UCAN has organized a gathering at Parliament steps on Tuesday 15 August, at 12.30, to present the aspirational Health Charter to elected MPs.
Members of UCAN will be presenting the UCAN Health Charter and the UCAN Election statement to members of parliament on the steps of the beehive to Labour MP Grant Robertson and Green MP Jan Logie.
We will then hear from Jan Logie and Grant Robertson on their acceptance of the UCAN Health Charter and statement.
There will also be comment from The Equality Network and The Living Wage movement.
Please come and join us for this event
PRESS RELEASE 21-4-17
CPAG, an independent charity established in 1994, has maintained a robust focus on the elimination of poverty for the children of Aotearoa. Doctors, teachers, academics, healthcare workers and many other committed people contribute to the body of research and reportage that CPAG produces.
Approximately three hundred thousand children live in poverty in Aotearoa. If you add to this the older siblings, parents, extended family and whanau, the burden of poverty escalates. The long term impacts of poverty are widely documented: the tragic loss of potential of the children; increased difficulty in accessing affordable physical and mental healthcare; the increase in incidence of domestic violence; poorer educational outcomes; limited access to decent accommodation; and the tailspin of homelessness. This is an avoidable situation. There needs to be a willingness to engage, innovate, and reduce the impacts of these situations for the benefit of all.
CPAG states “child poverty could be eliminated completely. It’s all about Choice.” UCAN agrees, and this unfolding disaster is a failure of political policy and loss of values based politics.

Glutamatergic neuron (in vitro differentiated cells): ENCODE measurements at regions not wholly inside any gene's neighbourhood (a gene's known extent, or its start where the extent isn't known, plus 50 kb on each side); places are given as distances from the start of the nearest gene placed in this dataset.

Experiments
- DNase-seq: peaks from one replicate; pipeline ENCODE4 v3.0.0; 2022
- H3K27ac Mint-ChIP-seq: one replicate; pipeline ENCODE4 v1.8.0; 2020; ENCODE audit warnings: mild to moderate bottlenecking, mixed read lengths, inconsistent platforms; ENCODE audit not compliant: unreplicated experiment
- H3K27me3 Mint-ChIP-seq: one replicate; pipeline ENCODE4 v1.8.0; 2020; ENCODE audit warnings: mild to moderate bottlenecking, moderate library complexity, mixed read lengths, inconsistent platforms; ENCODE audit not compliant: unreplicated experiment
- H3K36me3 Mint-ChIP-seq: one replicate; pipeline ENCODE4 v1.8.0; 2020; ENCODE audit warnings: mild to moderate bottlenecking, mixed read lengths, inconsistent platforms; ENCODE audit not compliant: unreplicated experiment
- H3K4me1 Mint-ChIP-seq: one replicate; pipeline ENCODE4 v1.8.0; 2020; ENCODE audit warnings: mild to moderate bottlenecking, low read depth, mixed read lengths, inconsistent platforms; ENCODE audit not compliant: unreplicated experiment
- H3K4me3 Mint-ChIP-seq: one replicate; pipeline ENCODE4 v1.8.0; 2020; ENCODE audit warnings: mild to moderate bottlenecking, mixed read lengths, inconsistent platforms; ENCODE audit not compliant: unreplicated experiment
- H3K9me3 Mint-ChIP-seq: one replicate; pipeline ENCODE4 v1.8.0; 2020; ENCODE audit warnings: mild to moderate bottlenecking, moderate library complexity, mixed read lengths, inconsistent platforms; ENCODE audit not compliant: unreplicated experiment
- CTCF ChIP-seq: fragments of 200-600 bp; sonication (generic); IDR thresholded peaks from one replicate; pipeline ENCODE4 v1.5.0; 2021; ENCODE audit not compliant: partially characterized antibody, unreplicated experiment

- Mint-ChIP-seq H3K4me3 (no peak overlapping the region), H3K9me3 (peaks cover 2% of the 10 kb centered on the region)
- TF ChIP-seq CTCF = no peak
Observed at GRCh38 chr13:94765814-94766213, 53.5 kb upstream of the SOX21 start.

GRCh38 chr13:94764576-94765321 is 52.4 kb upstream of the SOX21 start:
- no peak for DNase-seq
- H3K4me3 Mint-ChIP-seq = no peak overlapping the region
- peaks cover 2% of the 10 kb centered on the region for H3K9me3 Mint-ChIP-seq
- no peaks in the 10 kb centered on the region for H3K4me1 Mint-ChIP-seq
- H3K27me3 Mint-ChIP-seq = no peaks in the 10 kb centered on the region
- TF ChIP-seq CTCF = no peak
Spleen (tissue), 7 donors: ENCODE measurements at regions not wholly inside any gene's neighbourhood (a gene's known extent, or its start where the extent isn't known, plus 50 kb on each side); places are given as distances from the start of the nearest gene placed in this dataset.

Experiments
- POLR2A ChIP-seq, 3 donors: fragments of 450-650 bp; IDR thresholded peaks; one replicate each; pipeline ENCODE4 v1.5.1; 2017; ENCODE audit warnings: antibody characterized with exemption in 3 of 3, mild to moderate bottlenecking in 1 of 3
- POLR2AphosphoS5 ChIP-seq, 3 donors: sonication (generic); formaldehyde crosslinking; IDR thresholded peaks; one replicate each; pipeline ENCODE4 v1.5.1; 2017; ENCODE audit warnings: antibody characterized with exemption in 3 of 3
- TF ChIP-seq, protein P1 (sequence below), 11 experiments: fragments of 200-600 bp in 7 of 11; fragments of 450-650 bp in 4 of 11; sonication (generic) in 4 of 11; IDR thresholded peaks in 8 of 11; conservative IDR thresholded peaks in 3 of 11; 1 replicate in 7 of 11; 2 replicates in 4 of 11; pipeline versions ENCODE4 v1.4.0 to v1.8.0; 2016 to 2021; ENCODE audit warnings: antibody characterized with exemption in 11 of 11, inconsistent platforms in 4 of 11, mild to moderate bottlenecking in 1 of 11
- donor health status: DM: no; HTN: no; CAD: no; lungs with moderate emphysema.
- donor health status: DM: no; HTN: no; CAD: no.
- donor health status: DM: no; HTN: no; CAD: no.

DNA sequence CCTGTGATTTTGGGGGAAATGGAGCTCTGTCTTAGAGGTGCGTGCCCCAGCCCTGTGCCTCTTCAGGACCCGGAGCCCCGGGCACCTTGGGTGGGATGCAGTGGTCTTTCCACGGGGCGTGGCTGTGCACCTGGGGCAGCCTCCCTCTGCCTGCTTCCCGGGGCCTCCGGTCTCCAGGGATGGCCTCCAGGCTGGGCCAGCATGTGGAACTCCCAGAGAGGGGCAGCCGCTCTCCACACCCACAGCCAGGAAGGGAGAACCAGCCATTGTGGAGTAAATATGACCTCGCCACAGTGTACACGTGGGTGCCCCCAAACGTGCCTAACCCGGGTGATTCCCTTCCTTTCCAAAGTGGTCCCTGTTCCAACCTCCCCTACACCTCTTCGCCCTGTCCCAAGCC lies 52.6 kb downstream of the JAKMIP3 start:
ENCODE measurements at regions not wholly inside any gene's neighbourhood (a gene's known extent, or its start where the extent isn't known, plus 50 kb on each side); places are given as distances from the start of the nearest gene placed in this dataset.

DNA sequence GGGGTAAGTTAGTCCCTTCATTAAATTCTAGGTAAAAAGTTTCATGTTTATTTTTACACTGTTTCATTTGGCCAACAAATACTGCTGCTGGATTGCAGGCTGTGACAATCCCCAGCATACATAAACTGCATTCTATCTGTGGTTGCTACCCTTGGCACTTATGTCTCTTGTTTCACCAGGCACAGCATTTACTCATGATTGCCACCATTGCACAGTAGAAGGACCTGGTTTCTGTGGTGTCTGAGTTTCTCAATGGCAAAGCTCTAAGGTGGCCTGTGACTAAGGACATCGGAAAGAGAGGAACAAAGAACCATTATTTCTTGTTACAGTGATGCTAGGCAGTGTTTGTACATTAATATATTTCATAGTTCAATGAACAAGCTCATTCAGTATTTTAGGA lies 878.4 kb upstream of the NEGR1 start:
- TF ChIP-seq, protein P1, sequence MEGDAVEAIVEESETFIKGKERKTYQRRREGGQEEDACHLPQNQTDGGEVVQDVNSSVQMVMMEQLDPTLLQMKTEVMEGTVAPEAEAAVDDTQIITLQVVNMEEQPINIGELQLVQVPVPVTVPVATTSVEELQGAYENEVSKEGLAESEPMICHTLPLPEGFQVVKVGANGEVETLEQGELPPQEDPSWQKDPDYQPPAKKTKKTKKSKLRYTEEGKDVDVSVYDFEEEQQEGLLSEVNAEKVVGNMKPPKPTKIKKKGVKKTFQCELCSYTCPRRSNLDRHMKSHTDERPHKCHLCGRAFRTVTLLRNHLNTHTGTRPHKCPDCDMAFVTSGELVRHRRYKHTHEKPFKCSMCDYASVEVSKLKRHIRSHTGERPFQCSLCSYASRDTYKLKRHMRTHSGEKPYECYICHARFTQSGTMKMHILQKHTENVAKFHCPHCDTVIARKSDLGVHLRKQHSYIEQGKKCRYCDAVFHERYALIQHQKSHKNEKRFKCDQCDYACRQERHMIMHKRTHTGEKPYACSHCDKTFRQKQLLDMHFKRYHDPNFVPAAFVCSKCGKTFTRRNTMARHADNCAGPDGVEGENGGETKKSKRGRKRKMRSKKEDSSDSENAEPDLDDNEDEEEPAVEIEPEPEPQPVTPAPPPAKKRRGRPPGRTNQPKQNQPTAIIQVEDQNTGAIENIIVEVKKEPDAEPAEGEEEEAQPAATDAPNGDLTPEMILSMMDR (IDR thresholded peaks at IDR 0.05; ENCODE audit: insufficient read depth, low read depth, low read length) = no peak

UCAN spokesperson, Debbie Leyland, says, “These conditions need to be considered as the escalating crisis that it is. It’s brilliant, but also a tragedy, that organisations like CPAG are active and necessary. They are essential in these times to document and report the struggles of the most vulnerable among us. There is something seriously broken in New Zealand.”
Please see the press release from Child Poverty Action Group(CPAG) who have published this endorsement of the UCAN Health Charter. We thank CPAG for their ongoing commitment and advocacy to improving the health and wellbeing of children, and the families they live within, in Aotearoa.
Support for UCAN NZ Health Charter
Child Poverty Action Group (CPAG) supports and endorses the Health Charter by the United Communities Action Network New Zealand (UCAN) that says “everyone deserves the right to health”.
UCAN, an organisation formed four years ago, believes that the right to health is, “being denied to many in Aotearoa-New Zealand, through poor access to health services, an unfair economic and education system that strongly favours the wealthy over the poor.”
CPAG agrees that much of the poor health among children in New Zealand is attributable to “inadequate and unhealthy housing, poor living environments that alienate vulnerable sections of the community.”
The link between poverty and poor mental and physical health among children, whose opportunities to thrive are compromised, is very real. Professor Innes Asher, Health Spokesperson for CPAG says that “poverty and unhealthy housing and inadequate basic health care are the drivers behind many of the thousands of children admitted to hospital each year with preventable diseases.